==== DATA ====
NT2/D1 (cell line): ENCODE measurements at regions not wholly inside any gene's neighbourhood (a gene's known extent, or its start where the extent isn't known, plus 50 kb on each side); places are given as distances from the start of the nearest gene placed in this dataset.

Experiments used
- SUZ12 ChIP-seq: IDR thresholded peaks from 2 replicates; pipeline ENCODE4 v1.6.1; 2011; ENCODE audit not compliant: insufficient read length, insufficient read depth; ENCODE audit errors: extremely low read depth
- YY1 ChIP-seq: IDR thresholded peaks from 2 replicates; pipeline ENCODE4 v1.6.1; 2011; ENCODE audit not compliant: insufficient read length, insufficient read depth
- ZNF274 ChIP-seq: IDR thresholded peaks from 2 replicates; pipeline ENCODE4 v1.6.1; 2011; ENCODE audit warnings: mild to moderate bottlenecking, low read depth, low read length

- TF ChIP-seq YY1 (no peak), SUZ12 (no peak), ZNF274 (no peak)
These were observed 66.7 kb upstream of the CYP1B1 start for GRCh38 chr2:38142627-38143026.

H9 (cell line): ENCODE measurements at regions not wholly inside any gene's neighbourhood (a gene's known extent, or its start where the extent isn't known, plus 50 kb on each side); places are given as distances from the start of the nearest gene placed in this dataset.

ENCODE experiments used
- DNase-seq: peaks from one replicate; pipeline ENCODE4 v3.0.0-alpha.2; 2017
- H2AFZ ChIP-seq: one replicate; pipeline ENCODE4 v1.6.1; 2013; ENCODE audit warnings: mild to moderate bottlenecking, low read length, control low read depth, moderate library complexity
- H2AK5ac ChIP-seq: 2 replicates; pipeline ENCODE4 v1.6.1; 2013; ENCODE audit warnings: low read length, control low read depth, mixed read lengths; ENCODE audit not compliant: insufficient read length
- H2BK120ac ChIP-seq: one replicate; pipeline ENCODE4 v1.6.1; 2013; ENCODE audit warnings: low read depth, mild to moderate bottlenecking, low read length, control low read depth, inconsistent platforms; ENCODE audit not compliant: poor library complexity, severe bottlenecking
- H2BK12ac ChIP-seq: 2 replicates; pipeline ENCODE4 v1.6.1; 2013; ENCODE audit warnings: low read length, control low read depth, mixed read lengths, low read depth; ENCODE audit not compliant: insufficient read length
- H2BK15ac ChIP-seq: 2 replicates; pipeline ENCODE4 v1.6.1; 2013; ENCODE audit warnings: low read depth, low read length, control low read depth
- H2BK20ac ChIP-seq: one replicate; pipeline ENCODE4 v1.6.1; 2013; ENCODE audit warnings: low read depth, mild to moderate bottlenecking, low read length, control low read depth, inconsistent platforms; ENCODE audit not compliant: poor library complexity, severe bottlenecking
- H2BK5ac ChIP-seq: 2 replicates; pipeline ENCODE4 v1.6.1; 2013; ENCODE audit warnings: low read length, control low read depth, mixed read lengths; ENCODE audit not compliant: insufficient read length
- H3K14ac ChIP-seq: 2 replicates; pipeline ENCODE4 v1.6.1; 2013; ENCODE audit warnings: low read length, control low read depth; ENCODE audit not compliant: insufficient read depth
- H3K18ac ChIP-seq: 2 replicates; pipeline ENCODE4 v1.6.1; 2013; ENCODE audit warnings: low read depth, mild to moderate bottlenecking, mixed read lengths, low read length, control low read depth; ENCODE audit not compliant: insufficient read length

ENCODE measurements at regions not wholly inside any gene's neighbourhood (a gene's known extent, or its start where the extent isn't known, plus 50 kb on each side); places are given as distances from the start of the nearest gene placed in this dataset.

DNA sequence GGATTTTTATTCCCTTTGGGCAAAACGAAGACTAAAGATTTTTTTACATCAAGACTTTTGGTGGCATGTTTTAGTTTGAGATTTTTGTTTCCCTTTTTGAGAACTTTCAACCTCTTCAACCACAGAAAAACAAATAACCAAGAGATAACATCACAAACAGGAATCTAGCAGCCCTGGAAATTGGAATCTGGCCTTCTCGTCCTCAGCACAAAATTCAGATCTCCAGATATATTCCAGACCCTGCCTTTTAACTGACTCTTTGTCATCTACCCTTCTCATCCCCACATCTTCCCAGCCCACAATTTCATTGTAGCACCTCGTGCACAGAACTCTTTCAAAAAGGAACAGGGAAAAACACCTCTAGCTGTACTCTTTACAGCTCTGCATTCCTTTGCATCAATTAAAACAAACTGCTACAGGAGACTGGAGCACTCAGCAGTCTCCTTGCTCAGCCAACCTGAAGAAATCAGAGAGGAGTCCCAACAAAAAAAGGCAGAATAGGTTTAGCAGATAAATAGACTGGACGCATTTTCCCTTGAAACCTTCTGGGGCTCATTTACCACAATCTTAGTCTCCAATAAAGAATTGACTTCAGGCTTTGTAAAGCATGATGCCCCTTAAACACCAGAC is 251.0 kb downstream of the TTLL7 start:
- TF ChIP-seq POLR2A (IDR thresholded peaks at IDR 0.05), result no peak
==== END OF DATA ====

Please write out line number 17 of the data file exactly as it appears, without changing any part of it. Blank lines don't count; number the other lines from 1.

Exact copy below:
- H2BK5ac ChIP-seq: 2 replicates; pipeline ENCODE4 v1.6.1; 2013; ENCODE audit warnings: low read length, control low read depth, mixed read lengths; ENCODE audit not compliant: insufficient read length